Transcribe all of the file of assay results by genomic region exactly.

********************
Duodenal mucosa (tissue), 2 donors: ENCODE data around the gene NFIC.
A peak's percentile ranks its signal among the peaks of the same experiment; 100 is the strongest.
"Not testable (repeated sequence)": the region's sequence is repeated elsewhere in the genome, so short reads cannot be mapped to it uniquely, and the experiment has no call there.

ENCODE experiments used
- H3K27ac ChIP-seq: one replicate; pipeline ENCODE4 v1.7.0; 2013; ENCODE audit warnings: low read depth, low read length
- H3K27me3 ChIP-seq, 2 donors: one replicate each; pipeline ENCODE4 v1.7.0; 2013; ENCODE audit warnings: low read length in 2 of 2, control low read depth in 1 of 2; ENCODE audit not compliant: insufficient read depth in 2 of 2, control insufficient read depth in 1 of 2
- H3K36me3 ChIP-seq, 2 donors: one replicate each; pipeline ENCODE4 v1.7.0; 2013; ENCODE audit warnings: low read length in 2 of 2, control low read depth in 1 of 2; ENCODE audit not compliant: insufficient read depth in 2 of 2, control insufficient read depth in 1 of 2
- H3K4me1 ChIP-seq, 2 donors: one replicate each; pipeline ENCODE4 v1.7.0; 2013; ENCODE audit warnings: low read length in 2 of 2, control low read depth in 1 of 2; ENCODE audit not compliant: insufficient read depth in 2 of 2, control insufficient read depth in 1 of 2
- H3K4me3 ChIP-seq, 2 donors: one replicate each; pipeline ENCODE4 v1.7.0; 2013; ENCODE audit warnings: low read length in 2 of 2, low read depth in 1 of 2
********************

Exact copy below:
Duodenal mucosa (tissue), 2 donors: ENCODE data around the gene NFIC.
A peak's percentile ranks its signal among the peaks of the same experiment; 100 is the strongest.
"Not testable (repeated sequence)": the region's sequence is repeated elsewhere in the genome, so short reads cannot be mapped to it uniquely, and the experiment has no call there.

ENCODE experiments used
- H3K27ac ChIP-seq: one replicate; pipeline ENCODE4 v1.7.0; 2013; ENCODE audit warnings: low read depth, low read length
- H3K27me3 ChIP-seq, 2 donors: one replicate each; pipeline ENCODE4 v1.7.0; 2013; ENCODE audit warnings: low read length in 2 of 2, control low read depth in 1 of 2; ENCODE audit not compliant: insufficient read depth in 2 of 2, control insufficient read depth in 1 of 2
- H3K36me3 ChIP-seq, 2 donors: one replicate each; pipeline ENCODE4 v1.7.0; 2013; ENCODE audit warnings: low read length in 2 of 2, control low read depth in 1 of 2; ENCODE audit not compliant: insufficient read depth in 2 of 2, control insufficient read depth in 1 of 2
- H3K4me1 ChIP-seq, 2 donors: one replicate each; pipeline ENCODE4 v1.7.0; 2013; ENCODE audit warnings: low read length in 2 of 2, control low read depth in 1 of 2; ENCODE audit not compliant: insufficient read depth in 2 of 2, control insufficient read depth in 1 of 2
- H3K4me3 ChIP-seq, 2 donors: one replicate each; pipeline ENCODE4 v1.7.0; 2013; ENCODE audit warnings: low read length in 2 of 2, low read depth in 1 of 2